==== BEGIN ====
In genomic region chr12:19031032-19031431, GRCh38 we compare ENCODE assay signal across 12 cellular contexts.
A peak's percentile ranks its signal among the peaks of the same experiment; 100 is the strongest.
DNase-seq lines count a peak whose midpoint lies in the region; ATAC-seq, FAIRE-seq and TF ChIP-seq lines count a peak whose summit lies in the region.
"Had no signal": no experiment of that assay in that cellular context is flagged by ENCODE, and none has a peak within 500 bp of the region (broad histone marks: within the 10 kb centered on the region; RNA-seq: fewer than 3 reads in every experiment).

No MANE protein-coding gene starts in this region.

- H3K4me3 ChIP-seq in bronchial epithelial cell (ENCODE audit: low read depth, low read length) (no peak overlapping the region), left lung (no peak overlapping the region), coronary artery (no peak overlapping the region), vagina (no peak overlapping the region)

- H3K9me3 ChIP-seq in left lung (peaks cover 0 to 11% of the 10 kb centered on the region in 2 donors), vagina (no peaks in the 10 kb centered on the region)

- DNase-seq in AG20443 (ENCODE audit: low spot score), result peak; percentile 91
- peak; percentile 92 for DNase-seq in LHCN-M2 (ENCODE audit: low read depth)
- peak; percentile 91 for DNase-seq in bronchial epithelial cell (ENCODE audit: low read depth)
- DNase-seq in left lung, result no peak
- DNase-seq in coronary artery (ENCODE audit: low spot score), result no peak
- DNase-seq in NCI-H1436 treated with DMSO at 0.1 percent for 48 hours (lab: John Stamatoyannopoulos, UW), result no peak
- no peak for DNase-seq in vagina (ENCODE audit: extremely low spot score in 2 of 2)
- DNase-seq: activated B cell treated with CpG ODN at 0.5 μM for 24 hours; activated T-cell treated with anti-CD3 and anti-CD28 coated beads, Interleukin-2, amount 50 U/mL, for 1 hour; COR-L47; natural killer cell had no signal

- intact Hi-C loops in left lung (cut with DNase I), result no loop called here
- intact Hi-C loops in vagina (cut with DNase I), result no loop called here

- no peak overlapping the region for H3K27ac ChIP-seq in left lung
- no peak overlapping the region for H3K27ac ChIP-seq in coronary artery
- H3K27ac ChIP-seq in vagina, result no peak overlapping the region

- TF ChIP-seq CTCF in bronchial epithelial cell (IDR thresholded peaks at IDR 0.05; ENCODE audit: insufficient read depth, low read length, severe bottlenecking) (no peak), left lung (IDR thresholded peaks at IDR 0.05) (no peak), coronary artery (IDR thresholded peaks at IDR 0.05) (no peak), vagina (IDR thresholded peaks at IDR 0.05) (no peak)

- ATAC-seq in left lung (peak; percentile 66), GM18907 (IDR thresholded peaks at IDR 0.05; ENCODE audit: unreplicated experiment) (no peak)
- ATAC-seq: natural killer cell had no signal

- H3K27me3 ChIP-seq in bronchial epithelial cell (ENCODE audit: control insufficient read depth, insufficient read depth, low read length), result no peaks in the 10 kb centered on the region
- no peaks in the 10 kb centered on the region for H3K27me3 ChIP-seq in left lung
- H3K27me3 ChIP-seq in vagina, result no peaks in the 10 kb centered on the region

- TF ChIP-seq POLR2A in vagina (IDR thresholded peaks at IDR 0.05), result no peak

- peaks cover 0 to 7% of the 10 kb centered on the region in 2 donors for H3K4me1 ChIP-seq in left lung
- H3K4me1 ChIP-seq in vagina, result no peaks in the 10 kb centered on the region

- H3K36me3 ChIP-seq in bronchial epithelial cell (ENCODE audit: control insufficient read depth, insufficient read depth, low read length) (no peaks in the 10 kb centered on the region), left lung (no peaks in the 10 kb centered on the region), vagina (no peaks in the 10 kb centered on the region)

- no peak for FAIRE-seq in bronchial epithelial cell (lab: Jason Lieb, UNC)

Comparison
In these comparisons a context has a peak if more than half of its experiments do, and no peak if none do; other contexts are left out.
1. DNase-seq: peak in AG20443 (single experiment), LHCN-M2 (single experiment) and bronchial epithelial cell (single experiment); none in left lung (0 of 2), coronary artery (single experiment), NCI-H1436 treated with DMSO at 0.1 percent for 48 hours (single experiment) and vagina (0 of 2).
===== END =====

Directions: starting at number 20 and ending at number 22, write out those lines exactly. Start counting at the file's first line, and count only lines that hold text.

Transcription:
- H3K27ac ChIP-seq in vagina, result no peak overlapping the region

- TF ChIP-seq CTCF in bronchial epithelial cell (IDR thresholded peaks at IDR 0.05; ENCODE audit: insufficient read depth, low read length, severe bottlenecking) (no peak), left lung (IDR thresholded peaks at IDR 0.05) (no peak), coronary artery (IDR thresholded peaks at IDR 0.05) (no peak), vagina (IDR thresholded peaks at IDR 0.05) (no peak)

- ATAC-seq in left lung (peak; percentile 66), GM18907 (IDR thresholded peaks at IDR 0.05; ENCODE audit: unreplicated experiment) (no peak)